Farmer 10.0 – Breaking the Mold

Conjure up the classic image of a farmer in your mind. You’re probably picturing a man, in flannel or perhaps overalls, sweaty and sunbaked with a pitchfork or maybe sitting on a tractor. Toss out all those preconceived notions of the behind-the-times country boy who talks funny and hasn’t heard of modern technology and get ready to embrace farmer 10.0.Farmer 1.0 vs 10.0

Farmers today are chemists, engineers, soil scientists and biologists. Many are well-educated and have turned farming into a science. Soil testing is now routine, applying variable rates of fertilizer is common, and using GPS to map crops and track pesticide or fertilizer applications are yesterday’s news. Modern technology is not limited to big agriculture, individual farmers are getting in the game too. Laptop computers and mobile devices are making it easier and more affordable for average farmers to leverage high-tech assistance in their day-to-day work in the fields.

67% of farmer’s now have internet access. The remaining third lacking internet can be attributed to lack of infrastructure in rural areas, a major limiting factor for rural growth. Facilitating and funding the improvement of infrastructure in rural areas in one of the main goals of the Appalachian Regional Commission’s strategic plan for 2016.

Seventy-one percent of crop farms and 70 percent of livestock farms reported computer access. – Va Farm Bureau

Precision agriculture employs a number of technological tools to monitor yields, gather soil data, apply fertilizer and more.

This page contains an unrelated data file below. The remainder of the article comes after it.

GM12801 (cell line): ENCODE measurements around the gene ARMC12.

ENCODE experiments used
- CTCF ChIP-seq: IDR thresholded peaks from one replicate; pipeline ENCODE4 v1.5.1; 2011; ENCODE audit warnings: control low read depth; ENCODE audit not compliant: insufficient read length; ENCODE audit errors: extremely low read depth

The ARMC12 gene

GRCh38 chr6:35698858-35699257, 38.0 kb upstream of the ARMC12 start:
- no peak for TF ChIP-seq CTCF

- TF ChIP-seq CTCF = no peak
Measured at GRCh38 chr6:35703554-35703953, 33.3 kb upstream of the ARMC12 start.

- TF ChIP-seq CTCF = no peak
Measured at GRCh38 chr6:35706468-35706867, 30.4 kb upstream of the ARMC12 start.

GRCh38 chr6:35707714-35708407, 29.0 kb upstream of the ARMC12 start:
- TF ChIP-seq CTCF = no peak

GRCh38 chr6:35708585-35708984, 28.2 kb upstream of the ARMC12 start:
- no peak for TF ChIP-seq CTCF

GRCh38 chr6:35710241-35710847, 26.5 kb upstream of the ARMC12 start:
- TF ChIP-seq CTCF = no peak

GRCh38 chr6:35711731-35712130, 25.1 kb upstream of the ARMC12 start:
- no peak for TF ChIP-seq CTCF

Technology doesn’t end with household computers though. Farmers are becoming tech-savvy using apps and gadgets to better manage their farm.  “Popular apps include goCrop, which keeps track of irrigation systems, FieldView, which tells farmers what they’ve planted and where, as well as apps that do things like keep track of humidity, crops, and farm records.”

Arguably the most difficult stereotype to change in our minds is that Old McDonald may be a lady! That’s right, women have always been part of the farm, but the 2007 USDA census reports more than 300,000 women own their own farms and 30% (over 1 million) are “farm operators” or partners alongside their male counterparts. Many female farmers represent the small-scale farming effort but don’t pigeon hole these ladies, in 2007 nearly 2,000 female farmers had sales of $1 million or more.

The share of U.S. farms operated by women nearly tripled over the past three decades. – USDA EIB

Training programs are being developed specifically for women that not only teach key aspects of the farm business but also provide the opportunity for networking and support. The six-session management workshop, called Annie’s Project, is hosted by Texas A&M AgriLife Research and Extension Center.

Experts say women are gravitating to small-scale farming that is very consumer-based, and doesn’t require barns or silos because the food is going right from farm to farmers market. – USA Today

So replace that pitchfork with a tablet, the bandana with a smartphone, the GED with a Master’s degree in agriculture and just maybe throw a skirt on Farmer 10.0. The average farmer isn’t so average anymore!

For further reading

Top Apps in Farming: There’s an App for That!

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About Risa Pesapane

Risa is the Project Director for Rural System, Inc. and is an experienced research biologist and wildlife ecologist.

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